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Online Learning: A Transformation


A national study of school district administrators conducted in 2007 shows the number of students who were enrolled in either online or blended classes in K-12 schools was approximately 700,000. Just two short years later, in 2009, the numbers had dramatically changed: 1,030,000, nearly a 50% increase! Interestingly, this rather substantial increase was not from a few large virtual schools, but rather, the result of more and more students taking classes (both solely online and blended) in nearly three quarters of all the school districts (74.8 %) across the country. And now, in 2020, with the onset of the Covid-19 pandemic, all students have been mandated, at least temporarily, to participate in online and/or virtual classes.


Due to this significantly higher demand, many online learning platforms have begun to offer access to their services for nearly free, or completely free. Additionally, many online tutoring companies are offering free sessions or free trial offers for their services. Some online tutoring companies are offering free classes and free summer camps. While other tutors offer a free one-hour, online session. Online learning has been thrust into the limelight in order to stay abreast of developments in academia. In order to serve the learning needs of students everywhere, education must embrace and welcome the support of modern technology. This includes being joyfully guided into the digital universe through both processes and contents that drive us toward virtual connectivity.


Learning, which has been described by Ivan Illich as “the human activity which least needs manipulation by others," can truly happen anywhere. Learning does not need a room with desks. Learning does not need a building with windows and books.


Learning merely needs an instructor courageous enough to try and a learner open and willing enough to engage. That said, online learning must develop into a process that can become more flexible, thus allowing and encouraging the learners to work at their own pace.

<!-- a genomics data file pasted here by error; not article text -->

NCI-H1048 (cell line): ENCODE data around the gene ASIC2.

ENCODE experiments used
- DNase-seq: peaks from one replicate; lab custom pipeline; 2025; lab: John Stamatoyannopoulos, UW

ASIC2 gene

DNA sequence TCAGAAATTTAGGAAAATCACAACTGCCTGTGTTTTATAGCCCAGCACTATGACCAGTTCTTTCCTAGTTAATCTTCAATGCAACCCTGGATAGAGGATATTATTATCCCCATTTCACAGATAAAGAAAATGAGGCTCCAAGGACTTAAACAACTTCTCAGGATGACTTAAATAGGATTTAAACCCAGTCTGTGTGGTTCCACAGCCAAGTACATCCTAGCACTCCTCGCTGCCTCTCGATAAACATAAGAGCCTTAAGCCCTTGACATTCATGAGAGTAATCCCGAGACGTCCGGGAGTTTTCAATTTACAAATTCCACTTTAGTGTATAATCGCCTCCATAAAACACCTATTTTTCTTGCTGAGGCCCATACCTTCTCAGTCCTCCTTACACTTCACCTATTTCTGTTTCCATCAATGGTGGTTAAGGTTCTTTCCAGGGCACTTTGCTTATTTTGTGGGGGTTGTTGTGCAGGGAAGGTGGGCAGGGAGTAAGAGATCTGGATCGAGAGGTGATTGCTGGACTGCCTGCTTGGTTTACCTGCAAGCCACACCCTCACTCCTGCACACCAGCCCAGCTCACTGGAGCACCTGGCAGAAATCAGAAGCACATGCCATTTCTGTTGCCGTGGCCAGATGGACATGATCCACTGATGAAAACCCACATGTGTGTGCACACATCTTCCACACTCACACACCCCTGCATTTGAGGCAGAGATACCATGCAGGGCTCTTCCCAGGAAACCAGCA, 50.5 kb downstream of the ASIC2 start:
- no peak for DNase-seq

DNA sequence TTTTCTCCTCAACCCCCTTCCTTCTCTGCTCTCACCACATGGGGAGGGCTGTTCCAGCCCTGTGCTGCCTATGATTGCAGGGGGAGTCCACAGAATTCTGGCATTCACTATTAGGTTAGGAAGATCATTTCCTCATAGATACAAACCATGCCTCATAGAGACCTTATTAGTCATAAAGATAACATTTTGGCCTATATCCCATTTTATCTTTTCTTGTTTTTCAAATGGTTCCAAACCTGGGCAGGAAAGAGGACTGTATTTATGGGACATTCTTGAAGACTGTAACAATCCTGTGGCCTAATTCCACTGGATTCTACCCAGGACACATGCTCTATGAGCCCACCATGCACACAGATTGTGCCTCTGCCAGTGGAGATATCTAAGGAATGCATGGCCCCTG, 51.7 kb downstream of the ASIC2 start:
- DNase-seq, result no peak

The Covid-19 outbreak that has literally thrown the entire world into isolation and seclusion, has paved the way for online learning. We have had to become more flexible while trying to maintain a certain standard of academic achievement for our children, our students. The restriction of direct contact with other people (outside of our immediate families) has substantially limited our ability for exploration and discovery. Yet, we as parents, educators, and concerned citizens of a global society, must remain vigilant to guard against the negative impact of such restrictions on the education process. We must be prepared for the future of education by preparing ourselves and our communities for the next step in online learning and teaching. When we welcome technology, we welcome the future.


References:

Illich, I. (1971). Deschooling society. London: Marion Boyars.


Picciano, A. G., Seaman, J., & Allen, I. E. (2010). Educational Transformation through

Online Learning: To Be or Not to Be. Online Learning, 14(4). doi:10.24059/olj.v14i4.147


Picciano, A.G. & Seaman, J., K-12 online learning: A 2008 follow up of the survey of U.S. school district administrators, Needham, MA: The Sloan Consortium, 2009.


Picciano, A.G. & Seaman, J., K-12 online learning: A survey of school district administrators, Needham, MA: The Sloan Consortium, 2007.


Verawardina, U.; Asnur, L.; Lubis, A. L.; Hendriyani, Y.; Ramadhani, D.; Dewi, I. Parma;


D. R.; Betri, T. J.; Susanti, W.; and Sriwahyuni, T. (2020). Reviewing Online Learning Facing the Covid-19 Outbreak. Talent Development & Excellence. Special issue 3s, Vol. 12, p385-392. 8p.





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